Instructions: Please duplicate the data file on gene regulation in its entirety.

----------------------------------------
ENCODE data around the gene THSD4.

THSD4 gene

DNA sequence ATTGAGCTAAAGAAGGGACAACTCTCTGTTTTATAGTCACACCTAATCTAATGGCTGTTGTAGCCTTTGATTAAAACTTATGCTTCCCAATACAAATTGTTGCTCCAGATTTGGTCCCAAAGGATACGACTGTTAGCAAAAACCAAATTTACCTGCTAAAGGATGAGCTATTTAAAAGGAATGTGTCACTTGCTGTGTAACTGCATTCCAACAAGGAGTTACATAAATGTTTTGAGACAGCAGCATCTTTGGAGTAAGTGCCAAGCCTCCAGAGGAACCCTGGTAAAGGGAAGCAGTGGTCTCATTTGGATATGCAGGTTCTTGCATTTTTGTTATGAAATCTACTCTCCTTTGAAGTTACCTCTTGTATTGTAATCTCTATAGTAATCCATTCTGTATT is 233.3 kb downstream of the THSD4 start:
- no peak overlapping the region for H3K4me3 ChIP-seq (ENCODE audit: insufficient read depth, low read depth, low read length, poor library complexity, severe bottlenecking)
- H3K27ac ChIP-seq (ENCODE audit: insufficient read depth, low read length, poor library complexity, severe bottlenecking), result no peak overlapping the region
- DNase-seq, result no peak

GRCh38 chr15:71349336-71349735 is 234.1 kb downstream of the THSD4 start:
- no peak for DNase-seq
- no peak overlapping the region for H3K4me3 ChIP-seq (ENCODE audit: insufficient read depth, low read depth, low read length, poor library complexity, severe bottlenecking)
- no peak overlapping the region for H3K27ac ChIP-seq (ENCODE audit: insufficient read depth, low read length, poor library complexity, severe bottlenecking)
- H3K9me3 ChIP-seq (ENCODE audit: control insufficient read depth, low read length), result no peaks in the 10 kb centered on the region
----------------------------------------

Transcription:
ENCODE data around the gene THSD4.

THSD4 gene

DNA sequence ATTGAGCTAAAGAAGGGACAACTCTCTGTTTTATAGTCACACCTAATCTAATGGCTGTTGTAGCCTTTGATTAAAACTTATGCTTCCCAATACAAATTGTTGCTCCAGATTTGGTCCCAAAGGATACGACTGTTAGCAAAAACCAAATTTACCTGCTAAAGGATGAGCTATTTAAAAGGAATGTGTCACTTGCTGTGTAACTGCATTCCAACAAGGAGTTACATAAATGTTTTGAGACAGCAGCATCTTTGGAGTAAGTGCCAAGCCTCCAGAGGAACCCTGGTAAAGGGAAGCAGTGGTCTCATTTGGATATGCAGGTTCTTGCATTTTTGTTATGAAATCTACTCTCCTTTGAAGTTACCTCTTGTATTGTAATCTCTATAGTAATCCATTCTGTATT is 233.3 kb downstream of the THSD4 start:
- no peak overlapping the region for H3K4me3 ChIP-seq (ENCODE audit: insufficient read depth, low read depth, low read length, poor library complexity, severe bottlenecking)
- H3K27ac ChIP-seq (ENCODE audit: insufficient read depth, low read length, poor library complexity, severe bottlenecking), result no peak overlapping the region
- DNase-seq, result no peak

GRCh38 chr15:71349336-71349735 is 234.1 kb downstream of the THSD4 start:
- no peak for DNase-seq
- no peak overlapping the region for H3K4me3 ChIP-seq (ENCODE audit: insufficient read depth, low read depth, low read length, poor library complexity, severe bottlenecking)
- no peak overlapping the region for H3K27ac ChIP-seq (ENCODE audit: insufficient read depth, low read length, poor library complexity, severe bottlenecking)
- H3K9me3 ChIP-seq (ENCODE audit: control insufficient read depth, low read length), result no peaks in the 10 kb centered on the region